A full page spread in the local paper (‘Sharing your memories of Little Theatre’, HBT&TN, 16 January 2020) appealing to past members to delve through photo albums and scrapbooks for mementoes of the theatre, produced an instant response. Little Theatre member, Vaughan Leslie, was contacted by the son of 95 year old, Maurice Gill, who was involved with the theatre in its early years. Vaughan met Maurice on Friday 24 January, accompanied by Ray Riches, one of the longest serving current members of the theatre.

Maurice’s involvement with the theatre goes back to 1933. He was born in 1924, the same year the Little Theatre came into being. Maurice was still only 9 when his mother, a keen theatre-goer, took him along to see his first Little Theatre play, at the ‘Bandroom’ (the theatre was then based at the Hebden Bridge Band’s Pavilion, on what became Calder Holmes Park). It wasn’t long before Maurice was getting involved behind the scenes, too.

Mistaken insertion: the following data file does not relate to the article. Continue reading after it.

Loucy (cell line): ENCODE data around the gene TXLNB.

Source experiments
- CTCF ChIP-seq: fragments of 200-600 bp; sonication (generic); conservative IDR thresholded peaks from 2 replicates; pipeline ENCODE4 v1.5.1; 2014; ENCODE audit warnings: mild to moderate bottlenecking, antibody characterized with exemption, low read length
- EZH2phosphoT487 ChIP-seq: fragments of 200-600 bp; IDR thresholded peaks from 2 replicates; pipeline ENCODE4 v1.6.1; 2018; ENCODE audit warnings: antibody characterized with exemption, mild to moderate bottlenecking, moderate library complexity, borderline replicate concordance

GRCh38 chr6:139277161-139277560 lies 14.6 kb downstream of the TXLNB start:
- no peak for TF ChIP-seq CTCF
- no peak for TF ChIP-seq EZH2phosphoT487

Maurice remembers the conversion of the Ground Floor of the Trades Club into a new theatre, in 1937, and says he lent a hand, although he was too young to be a great deal of help! His cousin was an electrician at the theatre, and Maurice took on the same role between 1938 and 1943.

He remembers plays like Pastor Hall, from May 1940 (https://hblt.co.uk/archive-items/pastor-hall-1940), a propaganda play about the Nazis, which he was responsible for lighting. He recalled how, during war time, if the alert was sounded the curtain was lowered for five minutes to allow patrons to leave if they wanted to, after which the play carried on!

Maurice’s involvement was brought to a premature end in 1943, when he was called up to the RAF. After the war, Maurice returned to the Valley, living with his wife in Todmorden. He continued attending the Little Theatre, but didn’t get involved behind the scenes again.

It was lovely to meet Maurice after all this time, and we thank him for his contribution to the theatre during the difficult war years.